Overestimated Kabul. Underestimated Kyiv
In a recent report with the provocative title How to be a 'Cheap Hawk' in the 2020s, Michael O’Hanlon, Director of Foreign Policy Studies and Director of the Strobe Talbott Center for Security, Strategy, and Technology at the Brookings Institution, seeks solutions to problems that are important not only for the United States but also for the global collective security system.
Does America have the money to fund its defense budget properly? Are these resources sufficient to respond to today's challenges – Russia's war in Europe, China's military policy, and the threats of cybercrime and terrorism?
In the dramatic escalation that accompanied the conclusion of the budget deal in June 2023, when US President Joe Biden and House Speaker Kevin McCarthy managed to avoid an unprecedented default on the government’s financial obligations, US defense spending became a matter of debate. It has not been frozen, but the possibility exists.
Could the US provide more security while spending its budget more efficiently? And what should the Pentagon's priorities be?
The United States spends just under $900 billion a year on defense, representing up to 15% of the federal budget or about 3.3% of gross domestic product (GDP).
The US defense budget has reached about half of what the US spent during the so-called Cold War. At the same time, the US now spends about three times more on defense than China and many times more than Russia.
The Air Force (249.7 bn) and the Navy (244.7 bn) receive the most funding among the services of the US Department of Defense.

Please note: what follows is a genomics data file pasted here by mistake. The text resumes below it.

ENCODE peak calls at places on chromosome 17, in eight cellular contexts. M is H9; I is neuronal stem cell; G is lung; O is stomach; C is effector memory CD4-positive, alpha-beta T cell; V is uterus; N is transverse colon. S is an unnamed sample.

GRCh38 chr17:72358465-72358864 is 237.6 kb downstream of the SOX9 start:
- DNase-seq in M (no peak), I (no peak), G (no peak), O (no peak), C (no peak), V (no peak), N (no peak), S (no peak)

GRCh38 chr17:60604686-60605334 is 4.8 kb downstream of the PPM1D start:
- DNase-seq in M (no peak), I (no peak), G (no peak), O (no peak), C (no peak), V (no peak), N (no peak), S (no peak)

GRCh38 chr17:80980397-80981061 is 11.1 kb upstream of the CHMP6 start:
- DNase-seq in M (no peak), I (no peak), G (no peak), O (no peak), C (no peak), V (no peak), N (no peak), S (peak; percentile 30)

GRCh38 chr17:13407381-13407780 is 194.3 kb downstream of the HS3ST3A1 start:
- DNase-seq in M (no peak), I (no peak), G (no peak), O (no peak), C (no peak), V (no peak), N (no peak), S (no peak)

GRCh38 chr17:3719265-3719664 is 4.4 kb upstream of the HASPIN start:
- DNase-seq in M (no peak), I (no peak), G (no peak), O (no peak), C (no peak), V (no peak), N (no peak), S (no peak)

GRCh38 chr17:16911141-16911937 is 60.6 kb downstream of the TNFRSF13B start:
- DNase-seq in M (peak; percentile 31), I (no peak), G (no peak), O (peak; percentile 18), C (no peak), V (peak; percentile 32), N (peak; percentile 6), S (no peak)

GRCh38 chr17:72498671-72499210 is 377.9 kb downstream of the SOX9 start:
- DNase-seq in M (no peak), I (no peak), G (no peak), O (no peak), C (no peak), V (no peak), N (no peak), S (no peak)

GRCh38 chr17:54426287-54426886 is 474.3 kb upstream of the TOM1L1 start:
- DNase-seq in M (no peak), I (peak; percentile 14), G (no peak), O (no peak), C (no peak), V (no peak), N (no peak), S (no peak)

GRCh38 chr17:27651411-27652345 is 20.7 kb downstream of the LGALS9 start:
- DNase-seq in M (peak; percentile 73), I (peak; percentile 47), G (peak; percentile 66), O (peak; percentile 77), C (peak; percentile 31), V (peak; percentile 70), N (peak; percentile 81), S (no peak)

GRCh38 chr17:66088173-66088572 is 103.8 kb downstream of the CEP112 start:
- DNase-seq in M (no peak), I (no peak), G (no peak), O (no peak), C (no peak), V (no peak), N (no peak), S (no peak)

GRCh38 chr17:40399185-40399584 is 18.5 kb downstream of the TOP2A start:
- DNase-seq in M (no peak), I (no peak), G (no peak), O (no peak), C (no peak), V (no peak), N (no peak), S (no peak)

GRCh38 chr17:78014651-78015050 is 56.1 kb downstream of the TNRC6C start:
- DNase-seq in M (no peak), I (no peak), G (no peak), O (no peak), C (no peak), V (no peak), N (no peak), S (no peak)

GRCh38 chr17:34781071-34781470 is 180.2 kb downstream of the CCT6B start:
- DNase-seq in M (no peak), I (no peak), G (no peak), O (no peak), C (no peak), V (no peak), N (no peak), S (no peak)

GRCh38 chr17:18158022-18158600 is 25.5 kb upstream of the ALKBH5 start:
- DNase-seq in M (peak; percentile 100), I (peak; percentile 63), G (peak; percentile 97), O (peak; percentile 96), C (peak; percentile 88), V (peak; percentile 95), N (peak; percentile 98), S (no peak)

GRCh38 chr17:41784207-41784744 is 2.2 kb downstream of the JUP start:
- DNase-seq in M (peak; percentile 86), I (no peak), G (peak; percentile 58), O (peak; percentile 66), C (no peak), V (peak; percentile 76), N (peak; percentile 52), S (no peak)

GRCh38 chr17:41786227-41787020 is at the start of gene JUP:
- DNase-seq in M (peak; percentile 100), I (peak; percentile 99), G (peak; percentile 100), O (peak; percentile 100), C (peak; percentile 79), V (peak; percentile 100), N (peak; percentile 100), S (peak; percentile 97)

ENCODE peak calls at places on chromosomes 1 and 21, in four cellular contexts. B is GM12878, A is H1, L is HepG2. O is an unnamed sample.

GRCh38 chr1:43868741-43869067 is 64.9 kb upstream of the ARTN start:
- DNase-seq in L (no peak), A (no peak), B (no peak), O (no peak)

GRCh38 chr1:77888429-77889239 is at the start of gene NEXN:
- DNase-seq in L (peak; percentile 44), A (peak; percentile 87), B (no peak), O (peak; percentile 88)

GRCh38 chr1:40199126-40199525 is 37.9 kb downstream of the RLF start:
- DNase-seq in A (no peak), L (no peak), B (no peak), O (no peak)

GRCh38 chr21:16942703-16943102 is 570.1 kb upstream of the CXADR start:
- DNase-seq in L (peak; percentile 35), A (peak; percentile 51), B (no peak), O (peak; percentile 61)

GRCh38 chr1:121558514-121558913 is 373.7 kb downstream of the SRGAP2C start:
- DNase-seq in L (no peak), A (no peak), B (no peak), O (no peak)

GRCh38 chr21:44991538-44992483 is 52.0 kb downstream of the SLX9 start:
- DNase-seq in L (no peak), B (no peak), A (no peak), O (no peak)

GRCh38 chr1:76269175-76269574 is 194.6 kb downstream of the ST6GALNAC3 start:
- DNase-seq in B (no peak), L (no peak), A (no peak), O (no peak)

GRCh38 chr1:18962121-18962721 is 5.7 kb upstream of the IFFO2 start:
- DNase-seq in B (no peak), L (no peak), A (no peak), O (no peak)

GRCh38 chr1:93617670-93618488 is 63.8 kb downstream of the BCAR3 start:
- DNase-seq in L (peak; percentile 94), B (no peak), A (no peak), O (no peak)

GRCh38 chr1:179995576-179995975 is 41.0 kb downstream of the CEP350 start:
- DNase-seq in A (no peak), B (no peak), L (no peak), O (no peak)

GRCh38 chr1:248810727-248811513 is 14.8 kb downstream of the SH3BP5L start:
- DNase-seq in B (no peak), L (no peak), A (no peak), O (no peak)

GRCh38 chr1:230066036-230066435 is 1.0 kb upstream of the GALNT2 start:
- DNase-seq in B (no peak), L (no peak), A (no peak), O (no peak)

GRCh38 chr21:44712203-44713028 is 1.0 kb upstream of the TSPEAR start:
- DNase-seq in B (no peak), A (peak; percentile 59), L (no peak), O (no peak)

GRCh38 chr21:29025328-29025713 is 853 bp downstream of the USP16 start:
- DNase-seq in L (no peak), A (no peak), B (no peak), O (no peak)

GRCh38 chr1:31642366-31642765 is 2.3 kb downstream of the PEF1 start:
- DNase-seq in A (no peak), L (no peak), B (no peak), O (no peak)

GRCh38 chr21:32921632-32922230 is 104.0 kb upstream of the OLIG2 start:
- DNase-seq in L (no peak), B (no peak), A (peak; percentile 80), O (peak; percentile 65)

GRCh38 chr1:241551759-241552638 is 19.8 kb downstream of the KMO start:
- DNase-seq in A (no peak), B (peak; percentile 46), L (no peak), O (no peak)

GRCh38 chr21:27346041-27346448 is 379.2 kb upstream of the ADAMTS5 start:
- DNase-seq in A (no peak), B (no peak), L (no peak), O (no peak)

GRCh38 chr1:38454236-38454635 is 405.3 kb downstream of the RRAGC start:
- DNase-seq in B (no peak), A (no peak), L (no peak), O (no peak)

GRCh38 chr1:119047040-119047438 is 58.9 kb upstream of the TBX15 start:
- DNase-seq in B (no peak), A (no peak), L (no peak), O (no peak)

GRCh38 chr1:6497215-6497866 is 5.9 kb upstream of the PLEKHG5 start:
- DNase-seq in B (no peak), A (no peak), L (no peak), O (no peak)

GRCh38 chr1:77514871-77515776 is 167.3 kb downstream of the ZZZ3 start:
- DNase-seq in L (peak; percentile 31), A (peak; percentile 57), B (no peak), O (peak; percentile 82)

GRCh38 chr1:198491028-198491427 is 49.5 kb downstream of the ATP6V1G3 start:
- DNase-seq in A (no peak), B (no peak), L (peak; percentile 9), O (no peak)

Learn how to make accurate forecasts. Not at the expense of additional funding.
In the report, O’Hanlon justifies the need for the planned moderate budget growth and suggests ways of optimizing it – reducing aircraft, radar detection systems, etc., restructuring tasks and processes, and calling for a rethink of “naval presence” and limiting the size of the fleet (to 292 ships in 2022, including 11 aircraft carriers and 14 ballistic missile submarines).
According to the researcher, implementing all the proposals would save between $10 billion and $12 billion a year.
The Brookings Institution expert's final recommendation is to freeze the growth of intelligence spending, which is expected to exceed $100 billion by 2024. This is because the service has made several serious mistakes in recent years – overestimating Russia’s military power, underestimating Ukraine’s armed forces and making incorrect predictions about developments in Afghanistan.
“But even with such funding largesse, it wrongly predicted that the Ukraine war would be over fast and it overestimated the Afghan government’s ability to survive for long after the U.S.-NATO departure in 2021"
Money will not eliminate such errors, and we should avoid any temptation to think that it might. Robust intelligence funding makes sense, but the case for growth in excess of the trend in overall DOD spending is unconvincing,” writes Michael O’Hanlon, calling for a total of $2 billion a year in savings.